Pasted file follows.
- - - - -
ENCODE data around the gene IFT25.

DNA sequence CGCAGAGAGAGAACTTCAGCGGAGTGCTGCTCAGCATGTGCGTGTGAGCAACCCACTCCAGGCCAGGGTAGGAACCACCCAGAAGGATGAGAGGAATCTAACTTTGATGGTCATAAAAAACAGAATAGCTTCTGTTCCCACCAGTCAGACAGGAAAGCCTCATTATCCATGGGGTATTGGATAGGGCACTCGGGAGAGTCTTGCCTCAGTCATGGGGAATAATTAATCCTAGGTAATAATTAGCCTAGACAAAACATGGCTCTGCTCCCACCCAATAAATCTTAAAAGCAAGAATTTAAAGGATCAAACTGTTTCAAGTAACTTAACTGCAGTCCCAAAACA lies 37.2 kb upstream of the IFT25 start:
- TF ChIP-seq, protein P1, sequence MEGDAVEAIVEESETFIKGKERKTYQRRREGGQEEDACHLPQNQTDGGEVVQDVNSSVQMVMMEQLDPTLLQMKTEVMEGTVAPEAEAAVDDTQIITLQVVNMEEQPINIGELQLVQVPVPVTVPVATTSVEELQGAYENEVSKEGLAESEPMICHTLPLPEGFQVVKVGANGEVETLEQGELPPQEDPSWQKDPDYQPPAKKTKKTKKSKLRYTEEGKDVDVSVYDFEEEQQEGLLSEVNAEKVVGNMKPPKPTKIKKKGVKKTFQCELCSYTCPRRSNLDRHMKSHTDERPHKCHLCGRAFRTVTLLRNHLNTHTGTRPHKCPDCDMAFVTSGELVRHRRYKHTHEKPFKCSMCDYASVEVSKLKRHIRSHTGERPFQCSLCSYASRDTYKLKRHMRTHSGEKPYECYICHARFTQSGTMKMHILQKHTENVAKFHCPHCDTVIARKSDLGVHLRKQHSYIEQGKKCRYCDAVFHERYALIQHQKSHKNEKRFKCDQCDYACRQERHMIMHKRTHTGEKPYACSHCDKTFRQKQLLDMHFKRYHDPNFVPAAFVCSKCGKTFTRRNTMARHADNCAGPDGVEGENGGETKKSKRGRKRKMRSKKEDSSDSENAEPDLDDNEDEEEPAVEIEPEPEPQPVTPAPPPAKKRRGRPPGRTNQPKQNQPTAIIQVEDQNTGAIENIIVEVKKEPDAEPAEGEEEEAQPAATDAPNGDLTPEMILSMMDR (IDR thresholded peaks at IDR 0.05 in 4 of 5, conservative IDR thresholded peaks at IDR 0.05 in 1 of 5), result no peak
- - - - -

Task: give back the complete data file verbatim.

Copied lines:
ENCODE data around the gene IFT25.

DNA sequence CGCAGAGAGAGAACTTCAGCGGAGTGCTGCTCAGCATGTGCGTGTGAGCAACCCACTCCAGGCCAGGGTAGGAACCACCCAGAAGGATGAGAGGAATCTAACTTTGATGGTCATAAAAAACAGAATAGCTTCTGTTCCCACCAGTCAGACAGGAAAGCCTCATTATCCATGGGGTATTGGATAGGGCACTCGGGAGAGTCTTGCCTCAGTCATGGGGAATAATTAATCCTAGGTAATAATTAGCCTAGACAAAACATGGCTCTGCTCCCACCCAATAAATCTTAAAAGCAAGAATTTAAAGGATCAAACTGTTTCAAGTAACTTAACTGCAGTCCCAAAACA lies 37.2 kb upstream of the IFT25 start:
- TF ChIP-seq, protein P1, sequence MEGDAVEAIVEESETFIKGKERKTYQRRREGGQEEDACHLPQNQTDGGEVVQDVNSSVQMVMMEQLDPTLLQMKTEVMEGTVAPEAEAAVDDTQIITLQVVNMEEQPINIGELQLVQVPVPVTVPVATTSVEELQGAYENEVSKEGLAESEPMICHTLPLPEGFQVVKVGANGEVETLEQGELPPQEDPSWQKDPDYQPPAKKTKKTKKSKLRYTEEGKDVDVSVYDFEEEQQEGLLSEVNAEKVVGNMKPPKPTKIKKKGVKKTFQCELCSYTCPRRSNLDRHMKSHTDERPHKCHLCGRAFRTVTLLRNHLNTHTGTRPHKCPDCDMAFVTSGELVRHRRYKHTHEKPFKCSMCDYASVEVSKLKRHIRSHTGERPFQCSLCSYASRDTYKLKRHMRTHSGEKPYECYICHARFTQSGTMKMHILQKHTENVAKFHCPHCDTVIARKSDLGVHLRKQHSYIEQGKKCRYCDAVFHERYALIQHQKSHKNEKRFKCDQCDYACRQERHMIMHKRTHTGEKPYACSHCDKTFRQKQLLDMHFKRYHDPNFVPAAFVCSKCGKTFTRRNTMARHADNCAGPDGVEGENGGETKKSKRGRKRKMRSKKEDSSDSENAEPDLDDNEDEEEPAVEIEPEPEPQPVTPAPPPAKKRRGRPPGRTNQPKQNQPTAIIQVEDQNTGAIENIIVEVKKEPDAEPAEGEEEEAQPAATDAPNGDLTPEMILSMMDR (IDR thresholded peaks at IDR 0.05 in 4 of 5, conservative IDR thresholded peaks at IDR 0.05 in 1 of 5), result no peak